Our ‘secret sauce’ is: Three things: (1) We have instructors and team members who believe in the inevitability of our students’ success. (2) We have a core competency in designing transformative learning experiences that tie disciplines together (our semester away program has two technical courses, an English course that explores ethics in tech, and an interdisciplinary course focused on a capstone project and deep reflective practice), and (3) We have a deep respect for the value of higher education and therefore the ability to authentically partner with faculty and staff. Those three things combine to lead to results such as a student recently telling a Dean of Students that “This is hands-down the greatest experience I’ve had in relation to my education.”

The smartest move we’ve made so far: Creating deliberate space in our programs for students to wrestle with ethical, moral, and societal questions related to technology. We would fail our students if they left Adjacent as badass coders without perspective on or a strong sense of responsibility for the choices that they make when building technologies. We want them to think critically about the values expressed (or not expressed) in technologies. We need more leaders who come to tech and innovation with those perspectives.

The biggest mistake we’ve made so far: We make mistakes all of the time, it’s hard to keep track. … From a “product” perspective, we had a pedagogical inconsistency in our first program and students were quick to point it out. We acknowledged it, were proactive in sharing student feedback with our college partners, and quickly iterated to change things for the next go around.

Which leading entrepreneur or executive would you most want working in your corner? I’m going to punt on this and instead say we have an incredible group of folks already in our corner, from leaders in higher ed to talented coaches/instructors who have powerful beliefs and skills in terms of transforming learning mindsets and capabilities (Sherif Abushadi, Jesse Farmer). And, honestly, at this early stage of a company it’s about people like Malena Harrang who worked with me at Koru — she works at multiple altitudes and gets things done.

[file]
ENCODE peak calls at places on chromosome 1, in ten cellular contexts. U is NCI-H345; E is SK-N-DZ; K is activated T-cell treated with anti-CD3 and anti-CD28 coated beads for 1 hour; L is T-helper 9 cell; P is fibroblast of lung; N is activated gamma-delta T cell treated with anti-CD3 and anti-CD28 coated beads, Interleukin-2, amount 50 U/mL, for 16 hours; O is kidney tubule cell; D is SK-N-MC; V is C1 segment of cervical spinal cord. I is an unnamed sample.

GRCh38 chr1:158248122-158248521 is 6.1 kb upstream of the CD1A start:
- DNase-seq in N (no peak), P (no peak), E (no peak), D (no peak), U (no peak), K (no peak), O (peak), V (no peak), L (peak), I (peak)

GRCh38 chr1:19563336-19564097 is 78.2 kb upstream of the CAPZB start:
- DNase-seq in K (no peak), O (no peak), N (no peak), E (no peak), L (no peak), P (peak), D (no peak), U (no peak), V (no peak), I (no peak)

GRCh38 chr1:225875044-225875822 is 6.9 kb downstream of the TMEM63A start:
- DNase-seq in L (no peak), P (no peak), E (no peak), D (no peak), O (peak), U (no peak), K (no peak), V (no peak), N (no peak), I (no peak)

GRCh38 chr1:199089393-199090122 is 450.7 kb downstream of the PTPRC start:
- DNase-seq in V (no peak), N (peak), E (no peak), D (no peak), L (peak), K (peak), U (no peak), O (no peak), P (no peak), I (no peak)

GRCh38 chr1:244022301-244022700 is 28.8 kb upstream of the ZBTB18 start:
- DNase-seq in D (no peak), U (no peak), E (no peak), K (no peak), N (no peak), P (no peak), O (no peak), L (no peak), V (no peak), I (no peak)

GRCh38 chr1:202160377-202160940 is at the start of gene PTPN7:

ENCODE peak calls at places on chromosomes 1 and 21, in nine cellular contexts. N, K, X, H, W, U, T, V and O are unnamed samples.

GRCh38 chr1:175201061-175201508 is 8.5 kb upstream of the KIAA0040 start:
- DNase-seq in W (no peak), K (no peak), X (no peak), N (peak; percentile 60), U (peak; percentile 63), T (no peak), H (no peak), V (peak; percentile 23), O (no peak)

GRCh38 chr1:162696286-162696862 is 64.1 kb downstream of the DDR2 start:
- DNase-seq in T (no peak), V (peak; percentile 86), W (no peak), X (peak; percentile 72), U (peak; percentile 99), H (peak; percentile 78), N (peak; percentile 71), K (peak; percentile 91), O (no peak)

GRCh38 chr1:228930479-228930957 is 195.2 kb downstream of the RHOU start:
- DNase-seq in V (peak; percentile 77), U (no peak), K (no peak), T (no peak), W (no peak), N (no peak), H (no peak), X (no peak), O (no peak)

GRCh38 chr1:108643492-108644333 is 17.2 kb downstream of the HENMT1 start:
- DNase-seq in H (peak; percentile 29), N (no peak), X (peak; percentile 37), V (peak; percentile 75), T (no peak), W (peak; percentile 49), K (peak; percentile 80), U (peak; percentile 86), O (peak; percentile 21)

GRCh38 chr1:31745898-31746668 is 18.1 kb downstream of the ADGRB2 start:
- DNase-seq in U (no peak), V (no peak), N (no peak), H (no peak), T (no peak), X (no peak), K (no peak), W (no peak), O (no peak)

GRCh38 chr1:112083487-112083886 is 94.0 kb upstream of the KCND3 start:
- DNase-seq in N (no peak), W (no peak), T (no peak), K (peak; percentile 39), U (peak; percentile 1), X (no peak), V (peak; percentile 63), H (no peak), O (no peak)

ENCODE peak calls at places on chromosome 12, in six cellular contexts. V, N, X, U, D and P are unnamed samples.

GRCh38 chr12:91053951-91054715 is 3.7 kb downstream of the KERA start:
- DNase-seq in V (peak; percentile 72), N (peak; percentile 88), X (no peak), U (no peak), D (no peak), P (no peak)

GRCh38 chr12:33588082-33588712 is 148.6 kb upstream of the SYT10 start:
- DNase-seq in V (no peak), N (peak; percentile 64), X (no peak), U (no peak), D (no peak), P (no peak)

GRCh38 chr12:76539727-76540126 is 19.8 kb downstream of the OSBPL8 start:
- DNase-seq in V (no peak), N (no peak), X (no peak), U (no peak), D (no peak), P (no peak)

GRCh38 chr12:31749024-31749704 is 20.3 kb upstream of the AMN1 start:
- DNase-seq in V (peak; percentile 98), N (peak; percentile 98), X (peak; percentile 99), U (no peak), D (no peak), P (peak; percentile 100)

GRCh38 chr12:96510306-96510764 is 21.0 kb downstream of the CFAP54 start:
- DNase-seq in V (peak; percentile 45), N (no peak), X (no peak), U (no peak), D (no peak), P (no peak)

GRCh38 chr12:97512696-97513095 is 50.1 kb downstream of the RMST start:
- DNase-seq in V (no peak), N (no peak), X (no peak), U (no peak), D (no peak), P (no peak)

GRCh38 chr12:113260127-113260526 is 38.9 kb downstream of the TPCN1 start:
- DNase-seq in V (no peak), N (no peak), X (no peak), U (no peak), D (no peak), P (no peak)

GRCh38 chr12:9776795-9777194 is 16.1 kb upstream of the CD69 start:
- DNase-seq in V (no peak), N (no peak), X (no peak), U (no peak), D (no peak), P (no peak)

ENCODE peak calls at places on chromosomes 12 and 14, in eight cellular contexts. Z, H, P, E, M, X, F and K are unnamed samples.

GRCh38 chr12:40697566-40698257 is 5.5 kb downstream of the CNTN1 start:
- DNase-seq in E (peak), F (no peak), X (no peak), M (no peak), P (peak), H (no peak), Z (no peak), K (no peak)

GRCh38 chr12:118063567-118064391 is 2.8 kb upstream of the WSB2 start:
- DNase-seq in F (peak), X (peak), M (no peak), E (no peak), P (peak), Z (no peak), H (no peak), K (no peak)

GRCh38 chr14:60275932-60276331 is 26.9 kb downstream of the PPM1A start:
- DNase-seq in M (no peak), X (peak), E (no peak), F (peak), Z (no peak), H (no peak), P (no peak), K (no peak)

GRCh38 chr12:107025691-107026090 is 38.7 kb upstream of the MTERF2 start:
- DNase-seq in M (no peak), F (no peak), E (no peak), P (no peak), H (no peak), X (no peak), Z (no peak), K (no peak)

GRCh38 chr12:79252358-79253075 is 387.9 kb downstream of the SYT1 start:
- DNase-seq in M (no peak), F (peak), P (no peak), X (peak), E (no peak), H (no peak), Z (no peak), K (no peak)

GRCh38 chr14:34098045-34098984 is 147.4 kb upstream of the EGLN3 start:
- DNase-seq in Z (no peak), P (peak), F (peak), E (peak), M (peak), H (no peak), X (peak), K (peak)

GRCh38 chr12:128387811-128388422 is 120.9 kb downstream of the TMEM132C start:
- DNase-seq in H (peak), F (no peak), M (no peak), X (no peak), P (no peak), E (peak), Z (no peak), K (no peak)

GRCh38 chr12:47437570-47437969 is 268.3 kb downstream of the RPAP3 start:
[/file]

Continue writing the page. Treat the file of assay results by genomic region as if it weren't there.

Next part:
Our favorite team-building activity is … exercise — and then complaining about how sore we are. We’ve run, hiked, and interval trained with our students. There’s nothing like huffing and puffing with your customer to build some vulnerability, trust, and connection.

The biggest thing we look for when hiring is … ownership, i.e. the degree to which someone takes responsibility and acts in service of something greater than themselves. Do they play the victim when something goes wrong, blaming lack of resources or other people? Or do they instead acknowledge the failure and ask themselves what they could have done differently to lead to a higher level of success? Do they focus only on their function or do they actively think across the business and do what it takes for everyone to succeed? Do they leave a dirty dish in the sink or do they clean up their dishes (and maybe those of others) and put them in the dishwasher? I’m sort of kidding about the last one, but we do want the person who just gets things done and doesn’t hesitate and ask “is that my job?”

What’s the one piece of advice you’d give to other entrepreneurs just starting out: Stay connected to what fuels you outside of work. Many entrepreneurs share a restless drive to solve a problem that keeps them up at night; it’s very hard to not get completely consumed. The thing that often helps me rebalance isn’t a work-related “win”, but rather something like a high five from a little kid on the softball field (I coach little league).